OU: University Names More Than Just Donors

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The naming of university buildings has come into focus since controversy related to an Ohio University Foundation administrator brought protests in front of building named for him.

But university officials say the naming of university of entities involves more than just donated money.

After racially-charged comments made by OU Foundation trustee Steven Schoonover came to light in early July, protesters asked that his name be wiped from the Schoonover Center for Communication. Schoonover has contributed millions of dollars to the university, including $7.5 million that was utilized in the construction of the building, according to media reports.

While the OU Student Union made their statement against Schoonover in the form of a public protest, a group of 16 Communications faculty released a letter asking for a more detailed apology from Schoonover and for the university to recognize the need for more diplomacy in university decisions.

Schoonover has since apologized for the comments, which were uncovered in a public records request to local media outlets. Emails regarding the purchase of the house currently being used by OU President Roderick McDavis on Coventry Lane included statements from Schoonover saying university officials should “play the race card” with critics of the housing decision.

But the university hasn’t made any move to change the name of the building.

The university has not given comment on the push to remove the Schoonover name, but a spokesperson for the university said the protocol for university-bestowed names, such as the recently finished residence halls on South Green, doesn’t necessarily have to do with the amount of money given.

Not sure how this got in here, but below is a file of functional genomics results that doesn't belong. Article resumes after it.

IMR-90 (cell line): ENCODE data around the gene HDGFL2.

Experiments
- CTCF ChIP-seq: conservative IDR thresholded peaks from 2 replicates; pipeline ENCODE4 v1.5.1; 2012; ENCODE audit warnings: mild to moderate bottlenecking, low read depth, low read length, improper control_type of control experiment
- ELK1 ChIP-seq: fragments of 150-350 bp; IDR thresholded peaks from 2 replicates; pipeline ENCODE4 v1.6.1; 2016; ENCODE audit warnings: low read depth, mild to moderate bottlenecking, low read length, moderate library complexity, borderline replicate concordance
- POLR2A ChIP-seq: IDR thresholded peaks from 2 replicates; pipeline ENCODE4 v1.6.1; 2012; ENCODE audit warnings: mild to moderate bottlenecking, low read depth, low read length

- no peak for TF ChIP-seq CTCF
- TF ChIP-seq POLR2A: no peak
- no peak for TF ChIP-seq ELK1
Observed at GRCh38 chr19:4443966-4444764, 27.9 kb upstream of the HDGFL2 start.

“The naming of residence halls don’t traditionally have a gift component,” university spokesperson Bethany Venable wrote in an emailed statement to WOUB. “Because they traditionally are named after (OU) contributors, a committee of faculty, staff, students and alumni is charged with suggesting names to the president and ultimately the Board of Trustees”

According to documents from the OU Division of Student Affairs the committee involved in the naming of the most recent residence halls was given parameters under which to choose names. Names brought before the committee had to have a connection to Ohio University and it was suggested that names be of individuals who were no longer living. The proposals were then presented to the Board of Trustees for approval.

But changes can be made to the given names, as was seen recently with the Barbara Geralds Institute for Storytelling and Social Impact. Geralds was formerly Barbara Geralds Schoonover, and requested the change to her “preferred name.”

That change requires Board of Trustees approval as well.

“We try to honor such requests and are moving forward through the proper channels to make the change official,” Venable told WOUB in an email.